http://www.builditsolar.com/Experimental/ShurcliffPart1/PolySpace.htm

    If you want to raise plants:
    You need to have enough thermal mass in the sunspace to absorb heat during the day, and give it back at night to keep the temp from dropping below freezing. I think all the schemes already mentioned will work. If you use the floor for mass, I think you should insulate under it with rigid foam board insulation. The other insulation approach is to insulate the perimeter with vertical foam board pieces that go down about 2 ft all the way around the edge. Unless you live in a mild climate, this won't be enough to keep the susnpace above freezing all winter. The other thing you need to do is to insulate the windows at night with some form of rollup or removable insulation. If you don't provide the window insulation, the heat loss through the windows is really high, and you will end up needing to use house heat to heat the sunspace to keep it above freezing.

    This approach will result in less heat from the sunspace going to the house, because whatever goes into the sunspace thermal does not make it to the house.

    Some people just don't grow try to grow plants in the coldest months.

    Some sunspace, thermal mass, and insulation schemes here:
    http://www.builditsolar.com/Projects/Sunspace/sunspaces.htm
    The Andrew Shapiro book thats listed at the top is really good for this, and you can find it at the used internet book stores very cheap.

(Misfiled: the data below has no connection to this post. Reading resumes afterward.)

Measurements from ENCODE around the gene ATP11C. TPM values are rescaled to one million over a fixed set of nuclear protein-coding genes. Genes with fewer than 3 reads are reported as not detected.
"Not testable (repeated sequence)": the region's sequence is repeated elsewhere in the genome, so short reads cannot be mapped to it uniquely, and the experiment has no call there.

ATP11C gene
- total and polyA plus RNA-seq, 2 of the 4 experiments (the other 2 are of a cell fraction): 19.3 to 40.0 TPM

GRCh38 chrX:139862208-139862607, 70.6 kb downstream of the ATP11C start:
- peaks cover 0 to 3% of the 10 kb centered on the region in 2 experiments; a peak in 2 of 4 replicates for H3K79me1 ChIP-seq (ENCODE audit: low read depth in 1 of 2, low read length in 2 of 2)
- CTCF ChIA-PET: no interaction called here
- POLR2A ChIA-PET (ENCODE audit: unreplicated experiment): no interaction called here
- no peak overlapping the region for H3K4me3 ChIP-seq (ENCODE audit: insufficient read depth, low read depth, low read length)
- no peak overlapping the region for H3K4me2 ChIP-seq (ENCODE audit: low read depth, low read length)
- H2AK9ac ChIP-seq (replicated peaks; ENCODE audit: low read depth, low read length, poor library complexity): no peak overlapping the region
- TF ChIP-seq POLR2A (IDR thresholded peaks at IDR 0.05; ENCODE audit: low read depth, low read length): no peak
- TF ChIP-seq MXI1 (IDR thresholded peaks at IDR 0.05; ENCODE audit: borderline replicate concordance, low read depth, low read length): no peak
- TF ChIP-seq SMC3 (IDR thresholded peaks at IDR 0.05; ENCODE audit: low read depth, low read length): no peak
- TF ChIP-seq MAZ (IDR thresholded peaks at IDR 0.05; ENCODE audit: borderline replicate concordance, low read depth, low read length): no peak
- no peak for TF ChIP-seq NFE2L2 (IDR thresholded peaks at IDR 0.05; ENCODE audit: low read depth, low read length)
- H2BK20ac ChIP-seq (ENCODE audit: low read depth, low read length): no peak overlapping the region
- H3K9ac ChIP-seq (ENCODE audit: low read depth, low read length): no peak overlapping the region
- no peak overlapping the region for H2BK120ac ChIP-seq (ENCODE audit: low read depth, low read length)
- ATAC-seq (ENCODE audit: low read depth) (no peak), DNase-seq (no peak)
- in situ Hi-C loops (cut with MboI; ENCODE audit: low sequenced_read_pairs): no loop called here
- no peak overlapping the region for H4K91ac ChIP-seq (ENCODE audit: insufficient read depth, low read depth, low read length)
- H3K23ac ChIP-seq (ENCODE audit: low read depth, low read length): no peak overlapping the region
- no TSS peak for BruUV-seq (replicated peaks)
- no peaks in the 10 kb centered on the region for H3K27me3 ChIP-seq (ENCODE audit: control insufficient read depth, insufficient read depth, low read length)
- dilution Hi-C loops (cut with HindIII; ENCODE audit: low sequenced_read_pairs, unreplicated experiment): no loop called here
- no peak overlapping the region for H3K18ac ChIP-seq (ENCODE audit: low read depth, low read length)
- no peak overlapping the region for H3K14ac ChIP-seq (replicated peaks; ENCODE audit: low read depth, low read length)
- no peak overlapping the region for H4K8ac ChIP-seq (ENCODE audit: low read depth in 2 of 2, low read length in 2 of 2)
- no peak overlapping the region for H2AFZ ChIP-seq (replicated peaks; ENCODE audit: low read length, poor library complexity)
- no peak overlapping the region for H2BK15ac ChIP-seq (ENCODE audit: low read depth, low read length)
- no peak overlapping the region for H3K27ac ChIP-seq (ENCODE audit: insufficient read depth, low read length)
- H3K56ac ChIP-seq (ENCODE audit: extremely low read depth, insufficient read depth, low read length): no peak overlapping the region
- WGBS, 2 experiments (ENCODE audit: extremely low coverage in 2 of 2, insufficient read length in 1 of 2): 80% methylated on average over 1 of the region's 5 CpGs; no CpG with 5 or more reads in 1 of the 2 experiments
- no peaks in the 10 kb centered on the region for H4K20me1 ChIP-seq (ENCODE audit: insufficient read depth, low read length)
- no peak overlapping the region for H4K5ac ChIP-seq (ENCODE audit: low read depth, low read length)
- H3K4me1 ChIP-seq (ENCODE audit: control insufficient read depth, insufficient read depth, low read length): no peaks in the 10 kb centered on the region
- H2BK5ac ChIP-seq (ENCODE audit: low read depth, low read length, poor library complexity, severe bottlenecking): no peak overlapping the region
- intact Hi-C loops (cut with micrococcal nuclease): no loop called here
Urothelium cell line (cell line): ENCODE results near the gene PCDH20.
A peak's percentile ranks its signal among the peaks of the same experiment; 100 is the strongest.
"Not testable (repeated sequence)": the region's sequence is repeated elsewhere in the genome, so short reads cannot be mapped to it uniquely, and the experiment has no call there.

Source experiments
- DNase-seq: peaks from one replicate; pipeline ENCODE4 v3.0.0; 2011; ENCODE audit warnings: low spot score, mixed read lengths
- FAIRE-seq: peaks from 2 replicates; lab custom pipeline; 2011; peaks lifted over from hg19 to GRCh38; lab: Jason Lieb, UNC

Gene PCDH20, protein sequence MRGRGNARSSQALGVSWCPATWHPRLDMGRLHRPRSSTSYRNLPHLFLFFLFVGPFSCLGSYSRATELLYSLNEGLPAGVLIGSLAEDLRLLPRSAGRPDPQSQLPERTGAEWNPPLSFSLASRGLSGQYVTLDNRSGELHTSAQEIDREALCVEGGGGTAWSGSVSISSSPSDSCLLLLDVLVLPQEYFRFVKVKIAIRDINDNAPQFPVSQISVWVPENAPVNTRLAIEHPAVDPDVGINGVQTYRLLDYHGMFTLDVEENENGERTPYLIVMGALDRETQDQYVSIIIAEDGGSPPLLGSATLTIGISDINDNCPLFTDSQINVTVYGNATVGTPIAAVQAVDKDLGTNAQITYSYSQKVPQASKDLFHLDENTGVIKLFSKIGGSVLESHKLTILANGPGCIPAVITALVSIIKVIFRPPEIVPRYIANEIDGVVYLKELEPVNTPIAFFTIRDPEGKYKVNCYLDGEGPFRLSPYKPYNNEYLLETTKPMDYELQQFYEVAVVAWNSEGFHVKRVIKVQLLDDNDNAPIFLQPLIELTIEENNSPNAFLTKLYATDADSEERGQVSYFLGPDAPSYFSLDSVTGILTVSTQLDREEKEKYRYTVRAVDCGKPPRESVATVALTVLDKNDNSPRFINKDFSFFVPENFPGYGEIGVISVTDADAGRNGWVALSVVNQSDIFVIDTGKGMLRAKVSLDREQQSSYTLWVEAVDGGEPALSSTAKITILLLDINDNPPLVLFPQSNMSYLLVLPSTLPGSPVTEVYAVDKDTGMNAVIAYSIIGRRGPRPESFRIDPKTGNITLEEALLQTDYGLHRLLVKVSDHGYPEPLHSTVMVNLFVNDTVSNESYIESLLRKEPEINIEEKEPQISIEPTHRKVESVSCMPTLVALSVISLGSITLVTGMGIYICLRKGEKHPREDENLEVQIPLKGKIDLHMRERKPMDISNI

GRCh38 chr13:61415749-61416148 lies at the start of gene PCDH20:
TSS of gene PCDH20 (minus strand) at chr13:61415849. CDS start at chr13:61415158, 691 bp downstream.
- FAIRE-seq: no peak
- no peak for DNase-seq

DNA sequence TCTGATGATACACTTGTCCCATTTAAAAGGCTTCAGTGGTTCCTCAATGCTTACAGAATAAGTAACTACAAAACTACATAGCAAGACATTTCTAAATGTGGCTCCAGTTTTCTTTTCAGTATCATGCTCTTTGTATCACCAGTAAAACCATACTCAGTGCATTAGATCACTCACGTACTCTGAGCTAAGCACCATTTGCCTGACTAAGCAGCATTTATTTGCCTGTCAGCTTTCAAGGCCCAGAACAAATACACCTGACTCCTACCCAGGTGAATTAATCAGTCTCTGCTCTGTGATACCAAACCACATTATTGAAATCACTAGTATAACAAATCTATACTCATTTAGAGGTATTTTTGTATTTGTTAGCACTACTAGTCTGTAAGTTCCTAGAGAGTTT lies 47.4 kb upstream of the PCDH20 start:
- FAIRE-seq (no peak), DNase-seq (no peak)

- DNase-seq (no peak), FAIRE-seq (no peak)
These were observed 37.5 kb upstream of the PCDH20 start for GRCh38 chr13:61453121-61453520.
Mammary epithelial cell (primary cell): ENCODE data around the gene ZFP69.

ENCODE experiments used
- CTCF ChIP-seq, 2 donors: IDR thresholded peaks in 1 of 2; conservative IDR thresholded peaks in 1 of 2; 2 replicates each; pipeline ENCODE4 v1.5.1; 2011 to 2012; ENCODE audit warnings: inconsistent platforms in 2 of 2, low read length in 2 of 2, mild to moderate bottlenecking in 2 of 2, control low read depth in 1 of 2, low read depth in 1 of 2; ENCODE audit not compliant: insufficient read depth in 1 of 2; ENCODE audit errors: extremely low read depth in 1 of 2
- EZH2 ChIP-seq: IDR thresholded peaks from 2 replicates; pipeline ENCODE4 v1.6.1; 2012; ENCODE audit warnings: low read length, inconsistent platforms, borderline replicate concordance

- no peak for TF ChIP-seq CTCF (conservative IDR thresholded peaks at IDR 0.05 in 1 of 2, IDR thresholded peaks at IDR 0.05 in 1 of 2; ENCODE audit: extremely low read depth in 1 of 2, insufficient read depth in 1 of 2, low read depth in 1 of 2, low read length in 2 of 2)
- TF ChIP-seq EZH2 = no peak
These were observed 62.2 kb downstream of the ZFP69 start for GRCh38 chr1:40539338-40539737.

Gary
     
  9. Al. Countryboy

    Al. Countryboy Well-Known Member

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    We has a sun room that is 16ft.X48ft. which is lenght of our house. It has a concrete floor. We live in the southeast and do not have extreme cold here. On sunny days with temps. in the 40's the temp. in the sun room can be in the 90's. I do feel that we should have insulated under the concrete floor for better results. We have also tried putting a vent into our bath room which was working quite well until we started getting mold around the ceiling. I believe that the air coming into the house has to moisture. There are 4 windows and a French door on the back of the house that sometimes is opened some to let heat into the house and don't seem to have a moisture problem. The vent was at the very top of the sun room into the bath and maybe most of the moisture was in the top of the sun room. We have tried keeping veggies through the winter, but they do not seem to do very well. I feel that the days are to short, but in about Feb. we do start alot of our seeds for the garden which do really good. Our house plants also do quite well in the winter with little or no heat. You might try putting down insulation board and buy those 2ft.square concrete tiles. Many different patterns to chose from if you want to use it like a den on sunny winter days. My sun room is really nice in the winter, but can get really hot during the summer even with all 22 windows and 2 doors open. I hope that you will enjoy yours as much as we have ours over the years.
     
  10. farmergirl

    farmergirl Well-Known Member Supporter

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    We rented a house once that had a simliar set-up and the floor was made of saltillo tile. It's pretty and inexpensive, though it will crack if the foundation material you use is not level or if you drop heavy things on it.
     
  11. Ed Norman

    Ed Norman Well-Known Member

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    Thanks everyone. We still haven't decided, although the barrels will be used, at least when she starts her plants. If the thing does heat up good on sunny days, we will put in a duct to suck hot air from the ceiling, and duct it under the house to vent in the back bedrooms. That will push air out the open front door to be reheated.

    Too many choices. The bark sounds good for more house heat because I think it will get real chilly when the sun goes down at 4. That might be the way we go.